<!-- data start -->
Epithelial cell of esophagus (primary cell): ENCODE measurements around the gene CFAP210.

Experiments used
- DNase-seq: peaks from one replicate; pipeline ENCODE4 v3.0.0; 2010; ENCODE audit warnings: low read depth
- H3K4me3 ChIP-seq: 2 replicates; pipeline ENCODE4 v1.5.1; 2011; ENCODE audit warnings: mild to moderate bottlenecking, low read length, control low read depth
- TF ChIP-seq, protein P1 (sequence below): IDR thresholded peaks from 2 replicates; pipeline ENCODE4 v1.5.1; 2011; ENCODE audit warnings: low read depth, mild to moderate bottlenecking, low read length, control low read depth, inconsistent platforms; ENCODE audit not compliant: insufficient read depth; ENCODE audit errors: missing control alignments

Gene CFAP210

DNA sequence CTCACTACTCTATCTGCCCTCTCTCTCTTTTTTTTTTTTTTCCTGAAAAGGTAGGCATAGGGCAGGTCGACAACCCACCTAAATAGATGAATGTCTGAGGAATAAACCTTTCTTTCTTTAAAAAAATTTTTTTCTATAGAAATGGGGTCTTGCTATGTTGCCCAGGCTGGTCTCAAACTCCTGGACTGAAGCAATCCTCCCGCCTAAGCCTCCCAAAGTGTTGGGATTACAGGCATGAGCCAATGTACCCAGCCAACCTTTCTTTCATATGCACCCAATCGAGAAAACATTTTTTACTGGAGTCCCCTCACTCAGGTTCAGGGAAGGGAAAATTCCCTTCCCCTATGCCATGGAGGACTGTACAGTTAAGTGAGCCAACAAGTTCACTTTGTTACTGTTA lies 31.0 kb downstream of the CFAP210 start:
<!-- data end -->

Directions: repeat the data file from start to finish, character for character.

Epithelial cell of esophagus (primary cell): ENCODE measurements around the gene CFAP210.

Experiments used
- DNase-seq: peaks from one replicate; pipeline ENCODE4 v3.0.0; 2010; ENCODE audit warnings: low read depth
- H3K4me3 ChIP-seq: 2 replicates; pipeline ENCODE4 v1.5.1; 2011; ENCODE audit warnings: mild to moderate bottlenecking, low read length, control low read depth
- TF ChIP-seq, protein P1 (sequence below): IDR thresholded peaks from 2 replicates; pipeline ENCODE4 v1.5.1; 2011; ENCODE audit warnings: low read depth, mild to moderate bottlenecking, low read length, control low read depth, inconsistent platforms; ENCODE audit not compliant: insufficient read depth; ENCODE audit errors: missing control alignments

Gene CFAP210

DNA sequence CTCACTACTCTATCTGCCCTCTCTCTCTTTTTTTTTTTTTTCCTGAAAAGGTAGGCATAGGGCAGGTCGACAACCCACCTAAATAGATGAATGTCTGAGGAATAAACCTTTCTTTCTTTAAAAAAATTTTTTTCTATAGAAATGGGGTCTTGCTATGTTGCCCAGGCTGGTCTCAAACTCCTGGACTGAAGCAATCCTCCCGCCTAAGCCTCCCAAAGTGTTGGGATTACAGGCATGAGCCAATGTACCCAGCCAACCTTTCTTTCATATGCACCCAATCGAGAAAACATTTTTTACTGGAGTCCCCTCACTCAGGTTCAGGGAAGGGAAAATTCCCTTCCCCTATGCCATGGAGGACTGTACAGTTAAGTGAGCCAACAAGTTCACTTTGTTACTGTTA lies 31.0 kb downstream of the CFAP210 start: